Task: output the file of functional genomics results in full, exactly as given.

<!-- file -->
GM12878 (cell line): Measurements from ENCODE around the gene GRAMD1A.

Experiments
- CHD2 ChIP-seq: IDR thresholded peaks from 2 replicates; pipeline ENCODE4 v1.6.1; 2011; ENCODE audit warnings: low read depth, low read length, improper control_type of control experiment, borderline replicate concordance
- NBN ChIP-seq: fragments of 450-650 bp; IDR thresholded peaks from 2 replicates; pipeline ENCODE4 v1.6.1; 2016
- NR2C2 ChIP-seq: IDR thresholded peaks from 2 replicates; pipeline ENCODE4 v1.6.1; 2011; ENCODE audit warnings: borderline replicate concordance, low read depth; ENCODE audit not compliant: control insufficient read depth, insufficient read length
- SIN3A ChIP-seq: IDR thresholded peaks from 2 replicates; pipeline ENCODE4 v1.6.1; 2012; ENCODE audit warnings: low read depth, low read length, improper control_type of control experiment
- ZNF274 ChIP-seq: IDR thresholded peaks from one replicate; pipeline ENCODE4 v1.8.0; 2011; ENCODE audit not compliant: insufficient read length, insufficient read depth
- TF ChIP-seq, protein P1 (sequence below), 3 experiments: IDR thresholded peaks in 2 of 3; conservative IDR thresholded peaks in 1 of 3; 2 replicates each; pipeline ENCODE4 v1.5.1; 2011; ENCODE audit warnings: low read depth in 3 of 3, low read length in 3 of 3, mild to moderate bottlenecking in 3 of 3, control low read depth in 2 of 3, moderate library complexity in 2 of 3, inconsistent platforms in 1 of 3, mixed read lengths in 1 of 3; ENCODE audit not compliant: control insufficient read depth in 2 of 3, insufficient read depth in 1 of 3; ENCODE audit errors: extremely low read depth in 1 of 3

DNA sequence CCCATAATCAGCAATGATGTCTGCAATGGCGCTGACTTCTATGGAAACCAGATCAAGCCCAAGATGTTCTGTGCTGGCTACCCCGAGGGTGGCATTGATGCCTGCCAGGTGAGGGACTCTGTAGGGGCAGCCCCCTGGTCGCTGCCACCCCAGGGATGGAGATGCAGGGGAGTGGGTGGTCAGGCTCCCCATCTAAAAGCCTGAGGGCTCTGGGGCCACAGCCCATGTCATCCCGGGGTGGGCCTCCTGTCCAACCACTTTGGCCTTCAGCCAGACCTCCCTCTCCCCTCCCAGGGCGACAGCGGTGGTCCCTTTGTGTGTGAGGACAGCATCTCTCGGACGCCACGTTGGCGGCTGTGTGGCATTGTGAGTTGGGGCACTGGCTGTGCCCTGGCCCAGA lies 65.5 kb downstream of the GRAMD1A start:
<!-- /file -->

GM12878 (cell line): Measurements from ENCODE around the gene GRAMD1A.

Experiments
- CHD2 ChIP-seq: IDR thresholded peaks from 2 replicates; pipeline ENCODE4 v1.6.1; 2011; ENCODE audit warnings: low read depth, low read length, improper control_type of control experiment, borderline replicate concordance
- NBN ChIP-seq: fragments of 450-650 bp; IDR thresholded peaks from 2 replicates; pipeline ENCODE4 v1.6.1; 2016
- NR2C2 ChIP-seq: IDR thresholded peaks from 2 replicates; pipeline ENCODE4 v1.6.1; 2011; ENCODE audit warnings: borderline replicate concordance, low read depth; ENCODE audit not compliant: control insufficient read depth, insufficient read length
- SIN3A ChIP-seq: IDR thresholded peaks from 2 replicates; pipeline ENCODE4 v1.6.1; 2012; ENCODE audit warnings: low read depth, low read length, improper control_type of control experiment
- ZNF274 ChIP-seq: IDR thresholded peaks from one replicate; pipeline ENCODE4 v1.8.0; 2011; ENCODE audit not compliant: insufficient read length, insufficient read depth
- TF ChIP-seq, protein P1 (sequence below), 3 experiments: IDR thresholded peaks in 2 of 3; conservative IDR thresholded peaks in 1 of 3; 2 replicates each; pipeline ENCODE4 v1.5.1; 2011; ENCODE audit warnings: low read depth in 3 of 3, low read length in 3 of 3, mild to moderate bottlenecking in 3 of 3, control low read depth in 2 of 3, moderate library complexity in 2 of 3, inconsistent platforms in 1 of 3, mixed read lengths in 1 of 3; ENCODE audit not compliant: control insufficient read depth in 2 of 3, insufficient read depth in 1 of 3; ENCODE audit errors: extremely low read depth in 1 of 3

DNA sequence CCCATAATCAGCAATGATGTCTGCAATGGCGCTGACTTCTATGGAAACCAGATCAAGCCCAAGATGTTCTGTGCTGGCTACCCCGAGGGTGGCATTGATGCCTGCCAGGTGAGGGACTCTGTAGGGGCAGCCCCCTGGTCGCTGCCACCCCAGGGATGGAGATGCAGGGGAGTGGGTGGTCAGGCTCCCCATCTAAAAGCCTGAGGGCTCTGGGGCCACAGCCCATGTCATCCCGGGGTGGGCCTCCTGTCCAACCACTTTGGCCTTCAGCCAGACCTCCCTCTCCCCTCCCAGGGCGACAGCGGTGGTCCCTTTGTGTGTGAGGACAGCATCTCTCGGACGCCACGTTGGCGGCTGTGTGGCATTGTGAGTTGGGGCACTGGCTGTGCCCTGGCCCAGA lies 65.5 kb downstream of the GRAMD1A start: